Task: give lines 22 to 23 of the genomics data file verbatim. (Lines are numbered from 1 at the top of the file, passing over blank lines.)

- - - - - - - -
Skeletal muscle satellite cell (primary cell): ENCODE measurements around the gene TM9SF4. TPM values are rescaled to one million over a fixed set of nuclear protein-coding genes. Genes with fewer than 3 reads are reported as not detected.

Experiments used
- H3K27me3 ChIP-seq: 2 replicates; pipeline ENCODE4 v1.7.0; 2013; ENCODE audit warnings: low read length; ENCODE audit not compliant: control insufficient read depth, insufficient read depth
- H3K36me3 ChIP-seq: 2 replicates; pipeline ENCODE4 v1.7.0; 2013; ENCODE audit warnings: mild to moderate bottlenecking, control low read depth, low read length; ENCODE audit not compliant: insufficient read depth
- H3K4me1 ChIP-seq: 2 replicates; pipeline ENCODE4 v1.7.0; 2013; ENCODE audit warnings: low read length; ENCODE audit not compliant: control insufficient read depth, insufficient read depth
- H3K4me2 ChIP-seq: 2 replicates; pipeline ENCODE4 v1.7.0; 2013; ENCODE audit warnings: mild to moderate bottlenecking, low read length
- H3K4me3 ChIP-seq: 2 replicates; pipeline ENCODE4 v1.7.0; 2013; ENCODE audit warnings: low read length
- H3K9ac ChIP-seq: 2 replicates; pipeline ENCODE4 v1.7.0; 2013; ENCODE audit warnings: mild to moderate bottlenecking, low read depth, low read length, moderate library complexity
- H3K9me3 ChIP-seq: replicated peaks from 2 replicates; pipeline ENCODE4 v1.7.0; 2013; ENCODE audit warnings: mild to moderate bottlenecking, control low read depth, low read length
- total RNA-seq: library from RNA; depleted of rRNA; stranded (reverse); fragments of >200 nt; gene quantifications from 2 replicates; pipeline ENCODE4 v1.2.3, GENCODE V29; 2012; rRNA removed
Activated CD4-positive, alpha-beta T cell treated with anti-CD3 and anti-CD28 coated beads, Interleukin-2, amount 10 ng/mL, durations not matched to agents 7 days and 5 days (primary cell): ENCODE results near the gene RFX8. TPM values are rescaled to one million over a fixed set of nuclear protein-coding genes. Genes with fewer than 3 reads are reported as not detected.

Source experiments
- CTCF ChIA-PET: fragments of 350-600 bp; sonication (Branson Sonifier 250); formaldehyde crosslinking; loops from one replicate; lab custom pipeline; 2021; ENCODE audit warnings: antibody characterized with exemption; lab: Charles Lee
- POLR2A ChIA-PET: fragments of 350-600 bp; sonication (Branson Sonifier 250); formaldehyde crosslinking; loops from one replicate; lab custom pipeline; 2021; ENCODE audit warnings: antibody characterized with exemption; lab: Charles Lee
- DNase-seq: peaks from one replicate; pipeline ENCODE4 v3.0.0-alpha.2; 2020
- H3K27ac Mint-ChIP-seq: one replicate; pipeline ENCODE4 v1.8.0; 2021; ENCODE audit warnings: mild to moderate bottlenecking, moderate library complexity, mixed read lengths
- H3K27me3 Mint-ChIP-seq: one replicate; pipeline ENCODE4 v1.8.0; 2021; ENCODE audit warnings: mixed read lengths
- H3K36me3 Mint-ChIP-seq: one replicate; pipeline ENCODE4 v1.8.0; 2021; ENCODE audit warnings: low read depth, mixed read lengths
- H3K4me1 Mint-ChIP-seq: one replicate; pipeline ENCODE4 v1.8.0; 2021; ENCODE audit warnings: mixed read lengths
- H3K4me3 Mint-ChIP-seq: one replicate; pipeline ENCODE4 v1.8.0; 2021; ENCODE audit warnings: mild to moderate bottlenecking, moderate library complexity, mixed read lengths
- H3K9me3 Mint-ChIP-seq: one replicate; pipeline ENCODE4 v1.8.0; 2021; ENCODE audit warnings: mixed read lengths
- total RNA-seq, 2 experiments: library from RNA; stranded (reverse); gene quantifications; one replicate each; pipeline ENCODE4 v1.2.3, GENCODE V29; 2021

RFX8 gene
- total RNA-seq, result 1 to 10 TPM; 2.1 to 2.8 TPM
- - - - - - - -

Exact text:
- total RNA-seq, 2 experiments: library from RNA; stranded (reverse); gene quantifications; one replicate each; pipeline ENCODE4 v1.2.3, GENCODE V29; 2021

RFX8 gene